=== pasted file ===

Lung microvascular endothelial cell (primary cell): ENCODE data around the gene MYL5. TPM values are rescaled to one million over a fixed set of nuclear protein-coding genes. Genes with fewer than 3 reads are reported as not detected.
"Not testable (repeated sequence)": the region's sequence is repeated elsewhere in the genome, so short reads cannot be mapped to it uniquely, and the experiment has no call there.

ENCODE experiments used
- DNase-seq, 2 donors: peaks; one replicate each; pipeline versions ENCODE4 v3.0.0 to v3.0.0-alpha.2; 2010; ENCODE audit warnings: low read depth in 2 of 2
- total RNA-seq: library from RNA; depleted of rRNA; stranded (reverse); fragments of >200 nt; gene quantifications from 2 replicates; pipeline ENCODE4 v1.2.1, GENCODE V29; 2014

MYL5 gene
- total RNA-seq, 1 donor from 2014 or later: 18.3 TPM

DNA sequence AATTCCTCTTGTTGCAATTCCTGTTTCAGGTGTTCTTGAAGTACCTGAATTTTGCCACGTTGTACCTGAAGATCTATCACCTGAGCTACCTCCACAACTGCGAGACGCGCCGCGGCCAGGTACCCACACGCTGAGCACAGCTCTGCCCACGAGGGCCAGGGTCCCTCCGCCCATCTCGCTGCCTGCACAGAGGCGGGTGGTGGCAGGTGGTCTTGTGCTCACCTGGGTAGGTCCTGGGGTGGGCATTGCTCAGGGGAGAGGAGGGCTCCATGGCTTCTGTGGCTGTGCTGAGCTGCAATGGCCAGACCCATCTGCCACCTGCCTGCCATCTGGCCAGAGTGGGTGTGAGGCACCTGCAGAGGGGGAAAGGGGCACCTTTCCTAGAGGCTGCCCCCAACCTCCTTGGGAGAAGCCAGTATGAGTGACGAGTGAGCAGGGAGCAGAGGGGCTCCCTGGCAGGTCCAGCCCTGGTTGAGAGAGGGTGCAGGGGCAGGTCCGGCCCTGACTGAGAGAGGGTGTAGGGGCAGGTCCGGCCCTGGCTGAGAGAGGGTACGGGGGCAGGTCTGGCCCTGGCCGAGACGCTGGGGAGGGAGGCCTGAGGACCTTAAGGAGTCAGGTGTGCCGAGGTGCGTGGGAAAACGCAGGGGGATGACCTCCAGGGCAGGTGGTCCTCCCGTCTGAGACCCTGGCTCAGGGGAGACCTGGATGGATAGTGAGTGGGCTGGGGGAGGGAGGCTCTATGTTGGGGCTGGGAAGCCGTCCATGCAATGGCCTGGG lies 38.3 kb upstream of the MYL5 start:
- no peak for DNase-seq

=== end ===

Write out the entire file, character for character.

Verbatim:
Lung microvascular endothelial cell (primary cell): ENCODE data around the gene MYL5. TPM values are rescaled to one million over a fixed set of nuclear protein-coding genes. Genes with fewer than 3 reads are reported as not detected.
"Not testable (repeated sequence)": the region's sequence is repeated elsewhere in the genome, so short reads cannot be mapped to it uniquely, and the experiment has no call there.

ENCODE experiments used
- DNase-seq, 2 donors: peaks; one replicate each; pipeline versions ENCODE4 v3.0.0 to v3.0.0-alpha.2; 2010; ENCODE audit warnings: low read depth in 2 of 2
- total RNA-seq: library from RNA; depleted of rRNA; stranded (reverse); fragments of >200 nt; gene quantifications from 2 replicates; pipeline ENCODE4 v1.2.1, GENCODE V29; 2014

MYL5 gene
- total RNA-seq, 1 donor from 2014 or later: 18.3 TPM

DNA sequence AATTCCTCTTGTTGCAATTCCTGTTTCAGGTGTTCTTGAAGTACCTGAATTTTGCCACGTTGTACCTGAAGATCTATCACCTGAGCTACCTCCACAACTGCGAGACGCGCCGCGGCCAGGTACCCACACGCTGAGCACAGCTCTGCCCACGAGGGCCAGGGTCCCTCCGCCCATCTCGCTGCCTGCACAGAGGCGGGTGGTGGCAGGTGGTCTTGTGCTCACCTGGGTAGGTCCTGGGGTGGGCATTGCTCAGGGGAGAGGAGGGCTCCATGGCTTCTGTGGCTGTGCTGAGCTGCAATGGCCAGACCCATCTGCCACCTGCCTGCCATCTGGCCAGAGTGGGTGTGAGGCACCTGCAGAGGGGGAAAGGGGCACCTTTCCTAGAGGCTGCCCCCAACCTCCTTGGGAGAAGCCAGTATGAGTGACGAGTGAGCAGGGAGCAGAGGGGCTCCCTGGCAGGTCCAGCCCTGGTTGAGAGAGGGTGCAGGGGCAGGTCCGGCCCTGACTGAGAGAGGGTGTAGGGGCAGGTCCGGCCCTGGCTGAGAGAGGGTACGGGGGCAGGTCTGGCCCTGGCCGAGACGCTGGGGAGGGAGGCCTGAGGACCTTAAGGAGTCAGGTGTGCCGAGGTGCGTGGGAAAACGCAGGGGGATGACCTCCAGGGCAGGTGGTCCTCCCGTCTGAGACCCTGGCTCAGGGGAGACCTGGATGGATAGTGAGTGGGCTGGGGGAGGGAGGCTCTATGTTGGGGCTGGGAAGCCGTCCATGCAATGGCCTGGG lies 38.3 kb upstream of the MYL5 start:
- no peak for DNase-seq